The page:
One of the biggest events of the Nepali diaspora in the UK, Nepali Mela 2016 was held successfully on Sunday at the Kempton Park based in Sunbury-on-Thames in Middlesex, London.
I had attended the first few years of the Nepali Mela back in 2010 and 2011. After few years of gap, I visited the Nepali Mela UK this year. Here’s my photo essay.
The 8th Nepali Mela UK took place this year with an aim of celebrating Nepali culture, identity, and pride.
Organised by Tamu Dhee UK in collaboration with the Embassy of Nepal in London, the Mela had the presence of almost eight thousand Nepalis from different parts of the UK.
The event is organised yearly since 2009 with support from several Nepali organisations under the banner of the Tamu Dhee UK.
Pasa Puchah Guthi, that represents the Newa community in the UK, was one among over thirty participating communities in the event.
The mission of Mela is to celebrate Nepali culture and traditions and keep them alive in the UK based Nepali communities – a home away from home.
Dozens of Nepali communities portrayed their culture in different forms of art walking alongside the main stage.
Known as Jhakis, the groups in their different attires showcased their unique arts, crafts, dance or other traditional aspects.
Food stalls, which are mostly crowded all day long, were set up at the Mela to promote the Nepalese cuisine.
Besides, few commercial stalls providing services in Nepali communities were also part of the event.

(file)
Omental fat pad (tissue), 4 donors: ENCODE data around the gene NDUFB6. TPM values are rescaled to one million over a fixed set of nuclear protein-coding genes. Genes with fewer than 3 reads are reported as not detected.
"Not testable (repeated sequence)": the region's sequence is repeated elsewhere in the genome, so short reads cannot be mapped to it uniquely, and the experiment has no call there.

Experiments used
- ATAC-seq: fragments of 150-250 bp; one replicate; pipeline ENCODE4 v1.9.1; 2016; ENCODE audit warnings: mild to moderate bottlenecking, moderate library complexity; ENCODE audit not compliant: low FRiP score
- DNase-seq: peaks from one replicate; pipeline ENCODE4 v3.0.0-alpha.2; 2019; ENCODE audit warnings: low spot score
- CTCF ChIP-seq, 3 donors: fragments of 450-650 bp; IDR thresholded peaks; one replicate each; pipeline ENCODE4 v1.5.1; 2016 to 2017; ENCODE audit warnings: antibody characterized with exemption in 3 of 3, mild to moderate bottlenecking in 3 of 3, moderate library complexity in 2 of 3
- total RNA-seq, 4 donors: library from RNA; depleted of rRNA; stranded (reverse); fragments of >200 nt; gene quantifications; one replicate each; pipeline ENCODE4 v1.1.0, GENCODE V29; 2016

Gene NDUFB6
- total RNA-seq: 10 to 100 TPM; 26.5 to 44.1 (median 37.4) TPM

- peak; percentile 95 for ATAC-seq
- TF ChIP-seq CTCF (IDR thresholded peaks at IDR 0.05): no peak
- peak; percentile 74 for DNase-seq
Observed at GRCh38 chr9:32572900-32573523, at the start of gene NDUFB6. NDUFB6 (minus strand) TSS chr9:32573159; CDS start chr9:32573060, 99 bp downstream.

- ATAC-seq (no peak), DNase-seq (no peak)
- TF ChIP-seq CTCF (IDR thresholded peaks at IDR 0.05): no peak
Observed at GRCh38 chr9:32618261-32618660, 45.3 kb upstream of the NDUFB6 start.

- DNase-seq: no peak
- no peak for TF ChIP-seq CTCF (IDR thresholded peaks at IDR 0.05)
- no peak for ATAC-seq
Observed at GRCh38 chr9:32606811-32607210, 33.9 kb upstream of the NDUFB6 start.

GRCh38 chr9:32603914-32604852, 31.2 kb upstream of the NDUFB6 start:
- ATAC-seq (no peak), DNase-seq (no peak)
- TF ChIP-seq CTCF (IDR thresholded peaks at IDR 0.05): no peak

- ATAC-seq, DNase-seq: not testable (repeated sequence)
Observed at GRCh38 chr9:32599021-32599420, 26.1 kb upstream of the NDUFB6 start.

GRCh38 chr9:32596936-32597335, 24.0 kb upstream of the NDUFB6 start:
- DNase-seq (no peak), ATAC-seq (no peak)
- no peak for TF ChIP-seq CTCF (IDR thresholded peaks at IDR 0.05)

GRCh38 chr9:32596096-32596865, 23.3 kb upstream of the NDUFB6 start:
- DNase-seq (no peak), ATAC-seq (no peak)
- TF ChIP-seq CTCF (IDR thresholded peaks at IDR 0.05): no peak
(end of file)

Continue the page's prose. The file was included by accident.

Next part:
The event also featured cultural dances from several ethnic groups in the form of a competition.
One such award-winning performance in the competition was from the Lamjung community that presented Sorathi dance, a dance popular in the Gurung communities of Nepal.
Traditional Nepali music and dance are essential to entertaining to most of the audience attending the event.
Involvement of the Youth and their integration in the events has been a major focus of the Mela organisers lately.
A dedicated team is formed to attract the young audience, and musical band performance events have been made part of the Mela to integrate Nepali youths.
Five musical bands were able to take the main stage and entice the young audience present at the event.
Attracting the new generation to be part of the Nepali Mela will be crucial to the organisers in fulfilling their mission of keeping Nepali culture and traditions alive.
The Mela serves as a meeting point for friends and relatives and makes a good day out for families in the British summer.
Calling this Mela as one of the most successful ones, the organisers said they have come a long way since the first Nepali Mela in 2009.
In recent years, the Mela has moved to this new venue with a larger capacity to accommodate the ever growing participation of Nepalis and the communities.
Let us know what you think of Nepali Mela in the comments below.